Sunday 19 August 1853. Early this morning – it is not yet seven o’clock – the two mothers, Princess Ludovika, Duchess in Bavaria and Princess Sophia, Archduchess of Austria, have embraced and congratulated each other. Two happy sisters, one sincerely, the other officially. In a note, they confirm Princess Elisabeth in Bavaria’s consent to her marriage. The Archduchess adds a few lines of approbation to it and has the document carried to her son. Having risen earlier than usual, Emperor Franz-Josef bounds to his mother’s apartments, filled with happiness. At eight o’clock, the amorous Emperor is at Ludovika’s hotel. She embraces him as her new son. He wants to embrace Sissi. Having herself risen early – this will be one of their great points in common – Sissi appears at the door of her mother’s bedchamber, fresh, ravishing, as delicate as a rose. He takes his young cousin into his arms and kisses her with restrained tenderness. They are engaged. And Franz-Josef wants to communicate his happiness to all around him. He presents his cousin to all of his aides-de-camp, to all the dignitaries. The personnel gathers, and surprise spreads throughout Bad Ischl which is waking to glorious sunshine. From one inn to another, coachmen, stableboys and kitchen hands carry the news. From windows above creaking signs, the event is called out:
“The Emperor is engaged to be married!”
At eleven o’clock, the young couple enters the church where the Curate, quickly informed, has the imperial anthem played on the organ. The crowd pushes in. At the precise moment that the young people arrive, the Emperor’s mother pretends to leave precedence to the future Empress. Sissi doesn’t notice. At the final benediction, Franz-Josef takes Sissi’s hand and asks the priest to particularly bless them.
“This is my fiancee.”
When they leave, the good-natured crowd throws flowers. Lost in emotion, Sissi feels for her cousin’s hand. She appears fragile, but he is so happy that he has courage for them both.
Ludovika sends a telegramme to her husband, for Prince Maximilien, Duke in Bavaria, still doesn’t know. It could be asked whether, if Max had been present, the engagement would have been quite as rapid. The Duke adores his daughter, but she is so young… Of course, he had been surprised at the message, and had at first thought that there had been an error in transmission when he saw that Franz-Josef was asking for Sissi’s hand instead of that of Helena. But, as a man who always knows how to see the good side of life, he sends his consent and packs some rudimentary luggage to go quickly to Bad Ischl. For once a family meeting is a real celebration…
Back from an outing, the couple finds Bad Ischl illuminated by ten thousand candles, while on a hill, lanterns have been placed in a sort of temple with the initials of the two fiances. Sissi cries with joy or emotion, she doesn’t know which any more.
Very attentive, Franz-Josef brings her jewels, brooches, pearls, diamonds. Their first moments of real intimacy have hunting as a pretext. A great gun, Franz-Josef appreciates Bad Ischl for its abundant game. He shoots deer and ducks assembled around the lakes that he knows well. And he takes Sissi to a splendid site, Lake Gosau, which mirrors the icy peaks of the Dachstein Massif. The boat slides in silence and, suddenly, a detonation echoes in the pure air. The Emperor is the happiest of men. He is with his fiancee, he is hunting. Two joys blended into the love of Nature.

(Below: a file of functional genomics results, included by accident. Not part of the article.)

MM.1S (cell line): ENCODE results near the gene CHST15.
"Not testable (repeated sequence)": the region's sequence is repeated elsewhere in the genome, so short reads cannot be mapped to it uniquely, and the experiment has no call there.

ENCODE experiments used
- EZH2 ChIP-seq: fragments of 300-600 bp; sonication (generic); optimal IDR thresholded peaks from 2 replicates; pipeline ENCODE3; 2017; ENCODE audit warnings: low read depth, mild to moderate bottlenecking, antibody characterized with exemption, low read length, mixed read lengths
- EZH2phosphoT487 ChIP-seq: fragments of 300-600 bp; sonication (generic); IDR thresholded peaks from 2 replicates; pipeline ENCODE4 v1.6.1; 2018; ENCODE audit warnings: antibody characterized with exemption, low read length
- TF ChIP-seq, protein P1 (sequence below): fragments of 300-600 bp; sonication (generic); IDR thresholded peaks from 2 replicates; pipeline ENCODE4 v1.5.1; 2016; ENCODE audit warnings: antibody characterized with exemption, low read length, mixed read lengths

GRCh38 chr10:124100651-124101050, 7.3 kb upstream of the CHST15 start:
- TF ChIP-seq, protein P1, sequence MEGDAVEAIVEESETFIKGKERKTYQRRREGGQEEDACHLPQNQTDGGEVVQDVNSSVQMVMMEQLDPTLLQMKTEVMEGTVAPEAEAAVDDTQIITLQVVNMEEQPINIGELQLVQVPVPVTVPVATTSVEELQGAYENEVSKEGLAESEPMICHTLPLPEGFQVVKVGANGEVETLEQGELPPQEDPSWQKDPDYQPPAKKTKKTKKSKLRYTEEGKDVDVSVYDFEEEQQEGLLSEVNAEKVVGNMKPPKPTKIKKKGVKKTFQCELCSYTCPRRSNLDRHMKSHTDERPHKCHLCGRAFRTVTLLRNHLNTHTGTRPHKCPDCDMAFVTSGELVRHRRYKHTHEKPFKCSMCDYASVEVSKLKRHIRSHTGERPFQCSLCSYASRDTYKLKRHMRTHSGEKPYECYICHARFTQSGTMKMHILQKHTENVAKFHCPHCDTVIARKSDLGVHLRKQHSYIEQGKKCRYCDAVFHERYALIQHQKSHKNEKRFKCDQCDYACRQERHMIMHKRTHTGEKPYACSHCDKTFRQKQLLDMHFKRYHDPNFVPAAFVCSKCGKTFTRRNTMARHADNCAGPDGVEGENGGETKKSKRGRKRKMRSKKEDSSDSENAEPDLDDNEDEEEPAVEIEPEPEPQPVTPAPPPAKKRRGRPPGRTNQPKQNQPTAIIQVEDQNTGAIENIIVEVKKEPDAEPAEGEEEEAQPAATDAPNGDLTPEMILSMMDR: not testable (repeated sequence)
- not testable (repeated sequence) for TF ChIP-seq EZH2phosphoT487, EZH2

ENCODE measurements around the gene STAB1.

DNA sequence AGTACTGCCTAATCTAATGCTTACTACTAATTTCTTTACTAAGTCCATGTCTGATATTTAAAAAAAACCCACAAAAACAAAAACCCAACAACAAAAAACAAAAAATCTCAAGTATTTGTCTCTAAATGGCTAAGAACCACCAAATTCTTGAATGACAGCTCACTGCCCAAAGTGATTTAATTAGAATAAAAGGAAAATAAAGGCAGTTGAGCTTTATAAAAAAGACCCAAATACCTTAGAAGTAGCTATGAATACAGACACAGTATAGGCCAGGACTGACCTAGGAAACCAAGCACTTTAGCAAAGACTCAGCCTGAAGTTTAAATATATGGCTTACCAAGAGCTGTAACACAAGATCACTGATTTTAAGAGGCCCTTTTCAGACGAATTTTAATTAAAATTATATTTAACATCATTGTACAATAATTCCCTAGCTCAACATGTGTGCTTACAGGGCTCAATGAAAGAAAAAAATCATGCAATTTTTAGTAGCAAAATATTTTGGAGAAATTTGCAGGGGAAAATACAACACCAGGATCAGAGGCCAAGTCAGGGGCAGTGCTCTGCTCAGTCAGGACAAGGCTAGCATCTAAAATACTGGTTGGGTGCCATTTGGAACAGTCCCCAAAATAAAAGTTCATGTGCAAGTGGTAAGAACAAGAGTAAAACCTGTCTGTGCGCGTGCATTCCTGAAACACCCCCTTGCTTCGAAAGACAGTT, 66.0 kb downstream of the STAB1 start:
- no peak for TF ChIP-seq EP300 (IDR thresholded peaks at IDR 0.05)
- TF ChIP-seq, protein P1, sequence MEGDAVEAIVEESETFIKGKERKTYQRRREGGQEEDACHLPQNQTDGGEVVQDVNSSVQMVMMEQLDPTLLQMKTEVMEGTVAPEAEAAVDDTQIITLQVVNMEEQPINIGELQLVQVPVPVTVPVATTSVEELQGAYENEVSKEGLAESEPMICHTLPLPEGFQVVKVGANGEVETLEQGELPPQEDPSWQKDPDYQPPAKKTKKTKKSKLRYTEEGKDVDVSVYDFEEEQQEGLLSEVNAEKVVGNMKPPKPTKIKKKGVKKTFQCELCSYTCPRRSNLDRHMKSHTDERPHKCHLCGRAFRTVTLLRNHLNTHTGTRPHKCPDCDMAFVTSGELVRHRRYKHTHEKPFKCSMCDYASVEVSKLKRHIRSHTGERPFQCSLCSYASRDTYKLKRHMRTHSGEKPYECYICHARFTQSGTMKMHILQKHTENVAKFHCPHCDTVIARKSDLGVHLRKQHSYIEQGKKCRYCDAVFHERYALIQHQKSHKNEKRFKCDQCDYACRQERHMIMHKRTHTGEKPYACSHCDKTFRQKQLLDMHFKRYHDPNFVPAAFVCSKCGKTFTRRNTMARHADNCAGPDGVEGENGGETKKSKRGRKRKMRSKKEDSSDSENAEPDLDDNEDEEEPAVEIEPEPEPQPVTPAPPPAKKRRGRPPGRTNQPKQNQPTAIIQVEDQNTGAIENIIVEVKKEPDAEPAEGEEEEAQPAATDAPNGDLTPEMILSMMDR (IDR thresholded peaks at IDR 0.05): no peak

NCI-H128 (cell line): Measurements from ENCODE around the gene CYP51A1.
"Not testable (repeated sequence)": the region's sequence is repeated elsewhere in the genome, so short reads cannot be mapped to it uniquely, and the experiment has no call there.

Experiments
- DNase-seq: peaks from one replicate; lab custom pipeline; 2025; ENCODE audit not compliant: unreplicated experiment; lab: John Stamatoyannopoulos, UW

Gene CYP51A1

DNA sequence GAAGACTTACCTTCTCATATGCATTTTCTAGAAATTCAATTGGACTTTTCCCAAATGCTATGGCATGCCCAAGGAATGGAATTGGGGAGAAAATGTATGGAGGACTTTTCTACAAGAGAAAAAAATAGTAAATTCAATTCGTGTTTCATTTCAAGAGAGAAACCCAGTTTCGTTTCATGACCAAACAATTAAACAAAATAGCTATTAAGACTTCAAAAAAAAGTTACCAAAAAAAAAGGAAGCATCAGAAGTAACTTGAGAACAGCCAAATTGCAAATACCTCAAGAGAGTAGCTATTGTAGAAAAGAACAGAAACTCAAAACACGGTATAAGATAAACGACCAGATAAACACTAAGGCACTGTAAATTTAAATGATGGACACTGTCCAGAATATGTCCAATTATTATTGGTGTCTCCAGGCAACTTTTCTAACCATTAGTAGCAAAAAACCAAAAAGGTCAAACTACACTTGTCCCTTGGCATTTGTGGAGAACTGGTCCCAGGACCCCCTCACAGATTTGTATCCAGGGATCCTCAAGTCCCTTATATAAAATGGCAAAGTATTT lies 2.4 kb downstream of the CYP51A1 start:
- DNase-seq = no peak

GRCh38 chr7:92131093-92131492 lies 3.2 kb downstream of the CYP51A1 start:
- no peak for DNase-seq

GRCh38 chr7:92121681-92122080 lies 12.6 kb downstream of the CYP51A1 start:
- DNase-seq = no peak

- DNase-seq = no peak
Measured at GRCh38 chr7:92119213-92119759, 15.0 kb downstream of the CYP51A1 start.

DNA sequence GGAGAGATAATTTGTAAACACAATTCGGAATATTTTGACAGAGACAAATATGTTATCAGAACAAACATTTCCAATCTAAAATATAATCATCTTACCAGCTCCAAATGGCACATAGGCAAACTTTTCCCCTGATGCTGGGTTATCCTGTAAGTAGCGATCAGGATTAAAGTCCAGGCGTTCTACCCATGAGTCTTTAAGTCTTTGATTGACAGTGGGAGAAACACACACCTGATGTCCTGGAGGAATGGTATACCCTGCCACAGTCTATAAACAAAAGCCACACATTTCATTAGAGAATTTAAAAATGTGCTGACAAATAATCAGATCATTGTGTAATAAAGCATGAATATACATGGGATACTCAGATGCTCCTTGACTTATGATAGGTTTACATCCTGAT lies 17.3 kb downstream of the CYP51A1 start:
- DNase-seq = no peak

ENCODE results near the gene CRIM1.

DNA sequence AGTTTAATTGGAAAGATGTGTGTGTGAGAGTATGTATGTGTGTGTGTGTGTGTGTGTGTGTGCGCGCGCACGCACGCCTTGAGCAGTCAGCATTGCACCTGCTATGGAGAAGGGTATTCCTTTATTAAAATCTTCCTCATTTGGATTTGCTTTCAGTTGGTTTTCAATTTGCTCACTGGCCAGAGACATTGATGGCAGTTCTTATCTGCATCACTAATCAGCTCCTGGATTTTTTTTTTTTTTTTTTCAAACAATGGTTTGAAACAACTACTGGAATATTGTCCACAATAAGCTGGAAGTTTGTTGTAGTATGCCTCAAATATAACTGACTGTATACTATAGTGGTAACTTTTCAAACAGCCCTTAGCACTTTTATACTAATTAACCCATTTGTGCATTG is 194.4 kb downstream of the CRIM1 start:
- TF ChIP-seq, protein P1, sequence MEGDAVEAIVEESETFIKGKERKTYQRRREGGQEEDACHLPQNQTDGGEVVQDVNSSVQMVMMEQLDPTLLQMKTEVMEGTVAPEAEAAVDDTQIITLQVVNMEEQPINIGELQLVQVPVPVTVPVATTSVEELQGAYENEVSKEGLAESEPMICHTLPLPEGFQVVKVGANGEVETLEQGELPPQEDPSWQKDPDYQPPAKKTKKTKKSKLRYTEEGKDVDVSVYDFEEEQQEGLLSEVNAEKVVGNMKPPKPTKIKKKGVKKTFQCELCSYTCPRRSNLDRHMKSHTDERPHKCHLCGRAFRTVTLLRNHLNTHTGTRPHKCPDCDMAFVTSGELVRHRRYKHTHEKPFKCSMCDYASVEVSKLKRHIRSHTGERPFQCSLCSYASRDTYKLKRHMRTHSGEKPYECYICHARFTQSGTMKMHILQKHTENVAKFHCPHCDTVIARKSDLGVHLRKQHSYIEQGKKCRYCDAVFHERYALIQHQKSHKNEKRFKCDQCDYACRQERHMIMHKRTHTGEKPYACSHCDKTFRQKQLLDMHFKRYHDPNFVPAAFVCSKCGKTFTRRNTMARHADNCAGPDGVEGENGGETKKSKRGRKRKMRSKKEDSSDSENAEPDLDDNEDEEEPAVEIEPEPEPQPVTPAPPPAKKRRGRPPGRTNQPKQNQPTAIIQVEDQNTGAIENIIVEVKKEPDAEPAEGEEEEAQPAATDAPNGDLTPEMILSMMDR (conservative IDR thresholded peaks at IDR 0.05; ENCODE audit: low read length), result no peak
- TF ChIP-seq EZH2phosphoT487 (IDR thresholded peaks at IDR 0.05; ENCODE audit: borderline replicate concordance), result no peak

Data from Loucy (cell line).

On Thursday 23 August, the Wiener Zeitung, a daily paper close to the Court, announces that
“His Imperial, Royal and Apostolic Majesty Emperor Franz-Josef has announced his engagement in Bad Ischl with the consent of King Maximilien II of Bavaria to the young Elisabeth, Amelia, Eugenia, Duchess in Bavaria, daughter of Their Royal Highnesses Duke Maximilien Josef and Duchess Ludovika, nee Princess Royal of Bavaria.”
A message sent to Vienna convokes the painter Schwager urgently to Bad Ischl. Sissi has trouble posing, immobility is not in her temperament. Franz-Josef is present at the seances while the artist sincerely praises the charm of that face. Sophia verifies daily that, in her son’s heart, she now comes second. To justify herself, she pretexts the Court education that her niece must receive urgently.
“This little girl doesn’t know how to present her glass for a toast.”
But with his contagious good humour, the Emperor answers that he will take care of all that. From now on he will be there to teach her love and therefore life.
The Emperor has tried to delay their first separation, but his vacation is over. Politics and diplomacy can no longer content themselves with heatbeats. Franz-Josef escorts his fiancee as far as Salzburg. And Sissi is very sad when he leaves. But she is happy to return to her decor, her childhood, her dogs, her horses and the reassuring peace of Bavaria. Having left to become an empress, Helena has returned as a neglected, refused princess. Having left as a saucy, carefree child, Sissi returns as a future empress. An immense change. Yesterday, she was ignored, she disappeared for whole days, she grew on her own like a wild flower. From now on, she is scrutinized, observed, spied upon. Worse, she is judged. And this gaze of others is her first prison. With her fine writing in red ink, she throws down this cry after having followed the flight of a swallow:
… How happy I would be to break all hobbles,
To rupture all ties.
Ah! If only I were floating freely with you up there,
In the firmament eternally blue,
How much would I praise with joy
The god that we call liberty.
Her poem is a smothered explosion. Engaged to be married for two weeks, she feels that she is a prisoner, senses an irreversible adieu to childhood, a metamorphosis as brutal as it is unexpected.
To be continued.